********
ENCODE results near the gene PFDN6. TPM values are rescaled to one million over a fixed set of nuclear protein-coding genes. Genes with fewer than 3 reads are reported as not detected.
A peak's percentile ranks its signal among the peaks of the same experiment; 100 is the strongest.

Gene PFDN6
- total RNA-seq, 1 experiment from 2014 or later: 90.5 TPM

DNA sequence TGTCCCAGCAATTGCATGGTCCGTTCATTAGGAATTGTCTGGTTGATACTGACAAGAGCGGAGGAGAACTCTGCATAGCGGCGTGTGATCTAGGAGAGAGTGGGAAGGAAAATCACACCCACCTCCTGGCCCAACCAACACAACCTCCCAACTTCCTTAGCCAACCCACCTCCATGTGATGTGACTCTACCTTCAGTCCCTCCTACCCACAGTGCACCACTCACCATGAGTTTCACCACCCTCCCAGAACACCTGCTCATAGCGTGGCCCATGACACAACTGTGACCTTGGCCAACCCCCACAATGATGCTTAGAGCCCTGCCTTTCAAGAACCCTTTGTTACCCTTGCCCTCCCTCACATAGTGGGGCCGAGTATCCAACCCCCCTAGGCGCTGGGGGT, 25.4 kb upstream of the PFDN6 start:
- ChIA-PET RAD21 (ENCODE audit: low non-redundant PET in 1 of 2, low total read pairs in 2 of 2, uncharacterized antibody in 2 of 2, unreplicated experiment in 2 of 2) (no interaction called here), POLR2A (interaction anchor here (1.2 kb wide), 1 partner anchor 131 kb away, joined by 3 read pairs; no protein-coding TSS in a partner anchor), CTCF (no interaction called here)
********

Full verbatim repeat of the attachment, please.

ENCODE results near the gene PFDN6. TPM values are rescaled to one million over a fixed set of nuclear protein-coding genes. Genes with fewer than 3 reads are reported as not detected.
A peak's percentile ranks its signal among the peaks of the same experiment; 100 is the strongest.

Gene PFDN6
- total RNA-seq, 1 experiment from 2014 or later: 90.5 TPM

DNA sequence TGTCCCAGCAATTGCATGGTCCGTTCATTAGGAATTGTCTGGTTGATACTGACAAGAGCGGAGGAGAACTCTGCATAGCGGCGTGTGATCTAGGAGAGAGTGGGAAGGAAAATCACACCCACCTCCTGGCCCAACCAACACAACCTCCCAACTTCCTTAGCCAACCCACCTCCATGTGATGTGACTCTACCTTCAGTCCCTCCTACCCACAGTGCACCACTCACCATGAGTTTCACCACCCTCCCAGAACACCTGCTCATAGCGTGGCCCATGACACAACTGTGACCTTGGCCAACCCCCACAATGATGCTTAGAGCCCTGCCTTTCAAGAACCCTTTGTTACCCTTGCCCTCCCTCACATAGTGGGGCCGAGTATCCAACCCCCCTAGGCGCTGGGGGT, 25.4 kb upstream of the PFDN6 start:
- ChIA-PET RAD21 (ENCODE audit: low non-redundant PET in 1 of 2, low total read pairs in 2 of 2, uncharacterized antibody in 2 of 2, unreplicated experiment in 2 of 2) (no interaction called here), POLR2A (interaction anchor here (1.2 kb wide), 1 partner anchor 131 kb away, joined by 3 read pairs; no protein-coding TSS in a partner anchor), CTCF (no interaction called here)